Monday, June 29, 2009

Cot-free and ready to roam

Since Sonny's arrival just over 14 months ago, our little fella has spent his nights in a collapsible cot in our bedroom - initially in a shallow bassinet, then later making full use of the available space. But as longtime readers of this blog will know, he absolutely detests every waking moment spent in the cot (click here for some of our efforts to 'cure' him). He would howl down the house, toss out every toy and otherwise make it perfectly clear we were violating whatever childcare version there may be of the Geneva Conventions against cruel and inhuman punishment by keeping him thus confined.

Over the weekend, therefore, we folded up the cot and stowed it away. A futon took its place - and Sonny has now graduated to sleeping on the floor, free upon awakening to immediately embark on sundry adventures. In doing so, of course, we are taking a calculated risk. Despite every precaution, he might conceivable steal out of the room while we are slumbering and start parachute training using our settee, for instance. Or he might begin to carefully to chomp on the newspapers, or make a meal of sundry trash bags.

Still - and there's a broader moral here - you can't keep a child caged away from all danger forever. Soon enough, he'll have to take such vast risks as submerge briefly in water (if he is to learn to swim) and a little further on - gasp - cross the road on his own steam. There's no getting away from it, though we may throw up as many protective barriers as possible, from swim lessons to road-crossing coaching. With a bit of luck, nightmare scenarios will not come to pass: In the present case, when we are in the room the door will be securely shut and Sonny can't really reach the doorknob yet. Of course, there'll come a day the door is left ajar, and the little fella might revive at precisely the wrong moment and slip out to do a bit of wrecking.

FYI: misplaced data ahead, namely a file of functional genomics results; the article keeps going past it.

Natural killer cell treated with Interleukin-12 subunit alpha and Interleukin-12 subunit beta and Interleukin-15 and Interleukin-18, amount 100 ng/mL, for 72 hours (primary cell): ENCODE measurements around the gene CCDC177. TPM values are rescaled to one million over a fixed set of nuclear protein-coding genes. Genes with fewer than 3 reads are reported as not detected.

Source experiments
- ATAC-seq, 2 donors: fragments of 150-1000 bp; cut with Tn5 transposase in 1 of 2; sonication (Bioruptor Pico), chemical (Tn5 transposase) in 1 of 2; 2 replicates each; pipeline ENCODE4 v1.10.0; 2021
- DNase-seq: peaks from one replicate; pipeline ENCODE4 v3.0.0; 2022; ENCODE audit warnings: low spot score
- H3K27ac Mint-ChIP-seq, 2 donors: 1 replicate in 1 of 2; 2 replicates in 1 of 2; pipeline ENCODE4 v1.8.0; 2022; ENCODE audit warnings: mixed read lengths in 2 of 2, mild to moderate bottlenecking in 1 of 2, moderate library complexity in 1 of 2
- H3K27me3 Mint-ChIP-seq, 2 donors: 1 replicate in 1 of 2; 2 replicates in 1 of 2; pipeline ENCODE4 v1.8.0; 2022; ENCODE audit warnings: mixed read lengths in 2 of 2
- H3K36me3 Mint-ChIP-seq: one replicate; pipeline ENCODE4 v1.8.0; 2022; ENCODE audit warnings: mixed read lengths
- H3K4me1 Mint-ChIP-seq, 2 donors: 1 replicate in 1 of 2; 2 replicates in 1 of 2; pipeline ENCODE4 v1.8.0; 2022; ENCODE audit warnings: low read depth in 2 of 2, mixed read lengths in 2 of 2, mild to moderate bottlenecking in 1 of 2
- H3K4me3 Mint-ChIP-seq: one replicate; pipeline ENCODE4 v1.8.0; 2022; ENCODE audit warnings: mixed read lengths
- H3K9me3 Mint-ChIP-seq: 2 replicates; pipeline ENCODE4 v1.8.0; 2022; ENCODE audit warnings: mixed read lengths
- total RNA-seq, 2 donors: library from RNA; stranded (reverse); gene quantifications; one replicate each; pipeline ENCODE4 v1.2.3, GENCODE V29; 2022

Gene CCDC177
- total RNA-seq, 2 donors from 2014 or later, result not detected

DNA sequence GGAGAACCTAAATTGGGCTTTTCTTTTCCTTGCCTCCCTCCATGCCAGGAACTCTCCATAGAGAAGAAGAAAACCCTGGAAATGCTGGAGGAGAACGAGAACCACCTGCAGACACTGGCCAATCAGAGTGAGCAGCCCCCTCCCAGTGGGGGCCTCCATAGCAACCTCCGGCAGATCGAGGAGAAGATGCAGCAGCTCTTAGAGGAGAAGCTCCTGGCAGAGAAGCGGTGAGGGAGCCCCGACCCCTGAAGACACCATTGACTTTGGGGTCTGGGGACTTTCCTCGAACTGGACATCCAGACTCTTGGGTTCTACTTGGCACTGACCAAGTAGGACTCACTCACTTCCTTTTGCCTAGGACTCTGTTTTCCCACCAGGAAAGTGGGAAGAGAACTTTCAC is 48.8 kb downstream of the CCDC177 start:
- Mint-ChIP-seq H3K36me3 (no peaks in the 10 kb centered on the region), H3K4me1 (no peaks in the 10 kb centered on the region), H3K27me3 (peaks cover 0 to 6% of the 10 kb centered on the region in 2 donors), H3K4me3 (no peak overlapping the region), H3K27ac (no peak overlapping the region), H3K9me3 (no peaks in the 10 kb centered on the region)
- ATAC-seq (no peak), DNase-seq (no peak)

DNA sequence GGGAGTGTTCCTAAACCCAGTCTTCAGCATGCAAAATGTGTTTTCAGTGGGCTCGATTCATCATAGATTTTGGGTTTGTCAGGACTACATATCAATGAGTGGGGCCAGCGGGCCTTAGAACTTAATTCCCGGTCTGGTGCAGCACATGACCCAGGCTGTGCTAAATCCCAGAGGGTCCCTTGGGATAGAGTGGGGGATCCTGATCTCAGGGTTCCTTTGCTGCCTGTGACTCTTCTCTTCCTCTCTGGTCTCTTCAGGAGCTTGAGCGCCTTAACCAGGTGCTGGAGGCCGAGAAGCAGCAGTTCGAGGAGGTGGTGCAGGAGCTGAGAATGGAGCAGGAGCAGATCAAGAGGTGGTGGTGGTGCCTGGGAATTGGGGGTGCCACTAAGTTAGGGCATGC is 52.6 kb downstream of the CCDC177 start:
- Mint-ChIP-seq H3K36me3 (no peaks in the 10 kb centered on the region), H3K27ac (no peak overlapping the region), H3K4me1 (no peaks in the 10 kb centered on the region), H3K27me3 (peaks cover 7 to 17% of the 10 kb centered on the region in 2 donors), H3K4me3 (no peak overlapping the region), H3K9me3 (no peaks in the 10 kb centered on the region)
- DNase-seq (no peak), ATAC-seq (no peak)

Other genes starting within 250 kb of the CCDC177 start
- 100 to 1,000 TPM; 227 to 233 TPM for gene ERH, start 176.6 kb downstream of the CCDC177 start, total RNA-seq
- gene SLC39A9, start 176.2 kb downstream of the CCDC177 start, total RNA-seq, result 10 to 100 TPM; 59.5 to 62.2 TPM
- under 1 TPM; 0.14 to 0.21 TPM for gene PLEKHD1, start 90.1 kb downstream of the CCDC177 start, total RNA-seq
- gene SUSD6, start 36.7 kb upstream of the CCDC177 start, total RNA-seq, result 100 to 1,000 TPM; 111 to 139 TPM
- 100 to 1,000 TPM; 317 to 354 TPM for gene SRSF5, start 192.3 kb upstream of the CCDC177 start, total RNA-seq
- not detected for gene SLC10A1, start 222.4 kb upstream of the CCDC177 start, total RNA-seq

Still, we have to weigh against this prospect the daily protestations by Sonny upon waking up in his cot, the increasing difficulty of conveying him there after he falls asleep elsewhere without his coming to and the like. And much the same calculus will have to be applied as he is progressively exposed to more and more 'dangers'. On the grandest scale of things, he'll have to be an independent operator in the big ole world sooner or later - and sometimes, it's the parents who need to do the most adjusting to come to terms with that terrifying prospect. Over-cocooning, if we might use that ugly but apposite phrase, only postpones the inevitable and ultimately results in a child unprepared for life.

What's a parent to do, but to begin the incremental letting-go earlier rather than later? The dilemma of 'but there's just the teeniest prospect of danger...' has to be confronted on a daily basis.